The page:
Tony Lordi sighs as he reaches into the pocket of his white uniform pants and pulls out his iPhone.
These days, Lordi, production manager at Judy’s Bakery in Kansas City, Mo., checks with his supplier every day. He needs to know the price of what’s become liquid gold for commercial bakers.
“The market’s like gas prices at this point,” he said.
Lordi learns that the price of a 30-pound bucket of “liquid egg” is $79.24 – more than double what it was in May.
Reading from the latest text from his supplier, Lordi sighs again.
“He says, ‘Very ugly situation headed our way. We ordered 900 buckets of eggs and got 70. They’re telling us as of July first, we get zero.’” Lordi reads. “So when my guy that I buy all my eggs from tells me that, what do I do?”
Commercial bakers and restaurants have been hard hit by the shortage of liquid egg, made scarce because of the largest outbreak of avian influenza to ever hit the U.S. Rarely heard of outside the food industry, liquid egg is used for dozens of things, from cakes and cookies to mayonnaise and lots of breakfast dishes.
“I think the product is out there. You’re just going to have to pay for it,” said Brian Moscogiuri, an egg industry analyst with Urner Barry. “That’s the bottom line. That’s supply and demand.”
Liquid egg prices have shot up 240 percent, Moscogiuri said, because the center of the lethal bird flu outbreak was in Iowa, the country’s largest egg-producing state. Most of the 47 million birds killed because of the outbreak were part of “breaker” operations, an on-farm process in which chickens lay the eggs, which are then broken, liquefied, and frozen or dried.
The price spikes come even as agriculture officials believe the outbreak is slowing. On Tuesday, the first turkey farm that was infected got back online in Minnesota. But on Monday, the first case of bird flu was reported in Michigan, with a Canada goose testing positive for the disease.
The outbreak of highly pathogen H5N2 flu has now spread to 21 states, infecting 298 sites. Scientists watching the spread are surprised at how quickly the virus has moved, especially since it’s historically known to be more contagious in the fall.
The crisis comes at an unfortunate time for the egg industry, which has enjoyed record per capita consumption during the last few years, Moscogiuri said, thanks to the popular protein diets.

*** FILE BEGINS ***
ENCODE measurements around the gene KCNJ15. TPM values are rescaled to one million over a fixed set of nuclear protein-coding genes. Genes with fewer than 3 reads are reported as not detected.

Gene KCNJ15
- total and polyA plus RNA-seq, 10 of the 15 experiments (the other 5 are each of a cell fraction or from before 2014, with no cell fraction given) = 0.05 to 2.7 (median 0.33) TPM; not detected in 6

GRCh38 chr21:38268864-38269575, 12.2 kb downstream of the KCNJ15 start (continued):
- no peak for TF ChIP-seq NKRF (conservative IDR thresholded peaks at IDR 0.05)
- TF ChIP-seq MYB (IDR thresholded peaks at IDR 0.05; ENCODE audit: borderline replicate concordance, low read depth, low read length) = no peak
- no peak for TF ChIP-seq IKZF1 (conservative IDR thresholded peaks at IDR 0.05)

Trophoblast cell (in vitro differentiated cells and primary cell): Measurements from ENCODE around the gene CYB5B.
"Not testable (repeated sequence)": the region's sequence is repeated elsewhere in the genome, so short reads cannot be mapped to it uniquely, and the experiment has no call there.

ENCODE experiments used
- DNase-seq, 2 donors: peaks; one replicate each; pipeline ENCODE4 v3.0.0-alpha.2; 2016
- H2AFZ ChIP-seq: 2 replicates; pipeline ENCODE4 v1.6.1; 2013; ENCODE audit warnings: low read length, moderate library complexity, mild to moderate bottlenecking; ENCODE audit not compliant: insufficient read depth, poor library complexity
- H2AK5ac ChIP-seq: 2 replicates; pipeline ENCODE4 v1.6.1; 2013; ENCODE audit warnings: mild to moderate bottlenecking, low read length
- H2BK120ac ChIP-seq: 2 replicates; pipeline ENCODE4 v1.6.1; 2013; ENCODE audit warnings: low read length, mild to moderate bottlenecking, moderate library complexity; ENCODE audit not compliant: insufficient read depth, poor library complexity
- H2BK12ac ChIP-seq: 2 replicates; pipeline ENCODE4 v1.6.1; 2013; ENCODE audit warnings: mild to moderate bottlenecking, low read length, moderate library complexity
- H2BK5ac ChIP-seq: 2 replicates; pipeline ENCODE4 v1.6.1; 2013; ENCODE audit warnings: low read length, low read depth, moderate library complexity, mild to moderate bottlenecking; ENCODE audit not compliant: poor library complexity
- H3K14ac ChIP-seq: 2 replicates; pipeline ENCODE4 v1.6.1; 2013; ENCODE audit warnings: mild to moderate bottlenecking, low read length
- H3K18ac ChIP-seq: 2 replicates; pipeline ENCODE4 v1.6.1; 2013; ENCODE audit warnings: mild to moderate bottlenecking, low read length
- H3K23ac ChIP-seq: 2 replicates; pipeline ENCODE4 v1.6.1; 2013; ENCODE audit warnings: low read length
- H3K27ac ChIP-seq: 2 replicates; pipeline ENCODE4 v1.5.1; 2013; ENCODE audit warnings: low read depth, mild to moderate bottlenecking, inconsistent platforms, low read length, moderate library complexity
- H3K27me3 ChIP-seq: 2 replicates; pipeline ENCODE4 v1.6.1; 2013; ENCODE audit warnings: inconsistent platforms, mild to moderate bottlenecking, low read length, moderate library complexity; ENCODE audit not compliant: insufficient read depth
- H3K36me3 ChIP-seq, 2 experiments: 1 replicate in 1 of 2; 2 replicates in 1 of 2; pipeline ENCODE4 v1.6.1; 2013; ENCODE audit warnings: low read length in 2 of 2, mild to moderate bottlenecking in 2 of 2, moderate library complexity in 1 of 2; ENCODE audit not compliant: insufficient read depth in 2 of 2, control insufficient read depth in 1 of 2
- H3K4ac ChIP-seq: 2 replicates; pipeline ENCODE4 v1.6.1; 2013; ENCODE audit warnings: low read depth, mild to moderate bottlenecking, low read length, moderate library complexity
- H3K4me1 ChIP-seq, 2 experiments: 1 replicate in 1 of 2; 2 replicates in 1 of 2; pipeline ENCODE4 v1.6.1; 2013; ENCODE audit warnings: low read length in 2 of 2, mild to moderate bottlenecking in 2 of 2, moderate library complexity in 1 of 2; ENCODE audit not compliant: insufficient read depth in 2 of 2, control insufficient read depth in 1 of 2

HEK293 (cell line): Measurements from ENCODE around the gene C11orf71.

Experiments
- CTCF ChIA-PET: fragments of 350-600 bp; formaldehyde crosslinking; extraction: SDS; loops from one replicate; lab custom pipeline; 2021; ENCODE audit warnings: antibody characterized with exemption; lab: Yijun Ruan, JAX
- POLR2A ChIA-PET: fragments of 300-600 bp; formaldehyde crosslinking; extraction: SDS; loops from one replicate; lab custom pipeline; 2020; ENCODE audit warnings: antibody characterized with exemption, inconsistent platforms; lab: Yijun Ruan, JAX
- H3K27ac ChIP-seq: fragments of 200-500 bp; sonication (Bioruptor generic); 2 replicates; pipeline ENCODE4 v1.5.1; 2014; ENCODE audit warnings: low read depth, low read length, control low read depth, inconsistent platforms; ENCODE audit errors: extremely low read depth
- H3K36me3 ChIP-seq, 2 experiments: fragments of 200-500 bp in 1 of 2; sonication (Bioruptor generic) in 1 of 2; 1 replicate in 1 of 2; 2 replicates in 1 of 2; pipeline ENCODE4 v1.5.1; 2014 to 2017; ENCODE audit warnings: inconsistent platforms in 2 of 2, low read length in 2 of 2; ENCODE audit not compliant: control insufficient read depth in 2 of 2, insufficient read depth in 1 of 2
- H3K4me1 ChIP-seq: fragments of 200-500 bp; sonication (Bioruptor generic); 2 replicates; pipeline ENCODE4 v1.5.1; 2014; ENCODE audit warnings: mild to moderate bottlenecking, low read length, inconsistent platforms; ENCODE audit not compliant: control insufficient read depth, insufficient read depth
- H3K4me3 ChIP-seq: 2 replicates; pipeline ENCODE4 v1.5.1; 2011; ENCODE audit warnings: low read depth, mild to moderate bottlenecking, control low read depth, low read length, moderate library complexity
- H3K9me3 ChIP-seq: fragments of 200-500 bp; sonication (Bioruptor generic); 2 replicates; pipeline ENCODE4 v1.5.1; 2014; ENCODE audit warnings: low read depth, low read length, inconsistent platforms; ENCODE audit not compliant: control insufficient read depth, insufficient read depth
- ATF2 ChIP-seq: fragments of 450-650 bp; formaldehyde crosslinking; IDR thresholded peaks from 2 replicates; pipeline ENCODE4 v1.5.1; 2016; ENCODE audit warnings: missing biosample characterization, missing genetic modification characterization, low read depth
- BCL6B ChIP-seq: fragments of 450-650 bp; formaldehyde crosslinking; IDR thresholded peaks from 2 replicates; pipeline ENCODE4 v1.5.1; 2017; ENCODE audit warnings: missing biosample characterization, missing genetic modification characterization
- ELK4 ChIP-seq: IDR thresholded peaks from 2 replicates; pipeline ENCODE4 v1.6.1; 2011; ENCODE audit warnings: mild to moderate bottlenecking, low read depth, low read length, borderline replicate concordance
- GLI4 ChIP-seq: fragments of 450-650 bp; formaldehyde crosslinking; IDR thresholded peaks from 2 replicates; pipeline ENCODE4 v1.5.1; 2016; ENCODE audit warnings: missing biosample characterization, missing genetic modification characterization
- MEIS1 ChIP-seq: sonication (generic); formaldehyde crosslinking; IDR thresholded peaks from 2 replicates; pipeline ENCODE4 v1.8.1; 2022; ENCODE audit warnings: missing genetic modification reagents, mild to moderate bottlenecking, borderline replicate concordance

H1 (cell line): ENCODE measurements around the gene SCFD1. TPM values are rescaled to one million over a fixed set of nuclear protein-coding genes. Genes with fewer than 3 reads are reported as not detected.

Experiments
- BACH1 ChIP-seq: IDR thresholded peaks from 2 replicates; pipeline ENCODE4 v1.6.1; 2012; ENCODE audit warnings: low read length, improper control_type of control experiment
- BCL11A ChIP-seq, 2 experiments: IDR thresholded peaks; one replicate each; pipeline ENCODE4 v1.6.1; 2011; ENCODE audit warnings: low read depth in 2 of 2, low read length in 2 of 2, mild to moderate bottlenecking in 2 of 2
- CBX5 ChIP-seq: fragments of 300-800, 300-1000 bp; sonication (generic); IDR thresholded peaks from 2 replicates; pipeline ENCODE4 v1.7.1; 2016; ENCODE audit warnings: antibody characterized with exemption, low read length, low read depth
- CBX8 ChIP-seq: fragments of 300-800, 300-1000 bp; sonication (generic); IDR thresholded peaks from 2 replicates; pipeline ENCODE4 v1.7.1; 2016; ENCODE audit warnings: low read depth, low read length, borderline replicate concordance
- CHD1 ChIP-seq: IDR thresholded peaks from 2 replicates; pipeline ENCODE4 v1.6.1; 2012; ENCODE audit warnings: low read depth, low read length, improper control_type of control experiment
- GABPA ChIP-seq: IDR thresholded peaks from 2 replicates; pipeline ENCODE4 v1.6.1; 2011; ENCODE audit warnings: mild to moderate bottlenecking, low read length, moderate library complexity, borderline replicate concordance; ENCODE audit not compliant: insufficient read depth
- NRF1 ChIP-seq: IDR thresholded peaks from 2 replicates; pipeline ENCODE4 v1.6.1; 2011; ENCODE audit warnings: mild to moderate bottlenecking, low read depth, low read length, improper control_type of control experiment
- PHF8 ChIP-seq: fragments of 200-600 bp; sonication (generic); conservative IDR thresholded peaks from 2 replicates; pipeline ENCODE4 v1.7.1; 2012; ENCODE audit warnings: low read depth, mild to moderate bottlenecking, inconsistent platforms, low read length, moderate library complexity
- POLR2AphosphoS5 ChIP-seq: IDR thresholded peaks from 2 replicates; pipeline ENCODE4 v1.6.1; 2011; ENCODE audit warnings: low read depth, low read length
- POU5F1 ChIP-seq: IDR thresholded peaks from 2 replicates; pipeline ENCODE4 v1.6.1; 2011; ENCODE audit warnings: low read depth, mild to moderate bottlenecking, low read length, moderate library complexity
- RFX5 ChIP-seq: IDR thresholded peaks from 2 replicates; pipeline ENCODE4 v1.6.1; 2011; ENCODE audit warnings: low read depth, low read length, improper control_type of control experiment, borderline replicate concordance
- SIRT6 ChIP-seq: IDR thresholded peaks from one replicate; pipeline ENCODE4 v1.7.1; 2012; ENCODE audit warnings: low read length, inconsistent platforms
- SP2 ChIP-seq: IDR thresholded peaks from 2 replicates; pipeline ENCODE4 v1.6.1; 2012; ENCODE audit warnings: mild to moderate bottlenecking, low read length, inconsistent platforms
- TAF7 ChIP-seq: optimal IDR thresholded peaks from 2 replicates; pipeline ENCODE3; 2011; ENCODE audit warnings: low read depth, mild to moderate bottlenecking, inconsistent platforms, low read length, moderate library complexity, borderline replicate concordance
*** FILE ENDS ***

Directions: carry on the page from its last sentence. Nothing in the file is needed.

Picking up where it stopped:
“Eggs were really becoming the good guy in the protein industry,” he said.
Fast-food chains are also taking a hit, just as some are adding or extending breakfast hours. Yet most companies haven’t increased prices because of their fixed-price menus, said Todd Kuethe, an agricultural economist at the University of Illinois.
“The price of your Egg McMuffin is not going to change but McDonald’s input change on that has gone up considerably in the past month,” he said.
A quarter of McDonald’s revenue comes from that first meal, business so good the global chain is testing an all-day breakfast menu. But the outbreak has not affected McDonald’s, which is using its regular suppliers and its contingency plans are always in place, said Lisa McComb, a McDonald’s spokeswoman.
“Our ability to provide our customers eggs is not impacted,” McComb wrote in an email. “McDonald’s is not finding new sources for eggs, nor are we making changes to how we source eggs.”
Kuethe and others are optimistic that the worst of the outbreak is over because the number of bird flu cases has slowed in the last few weeks. Egg prices will likely go down – but not for months, as the flocks rebuild. The infected farms have to sit idle for six weeks after the birds are destroyed and young hens – called pullets – don’t begin laying eggs until they’re about five months old.
Supplies should also grow somewhat thanks to new imports from the Netherlands, which the U.S. Department of Agriculture approved last week. The only other country that imports eggs to the U.S. is Canada, but officials have said they may open trade to other countries if supplies continue to remain tight.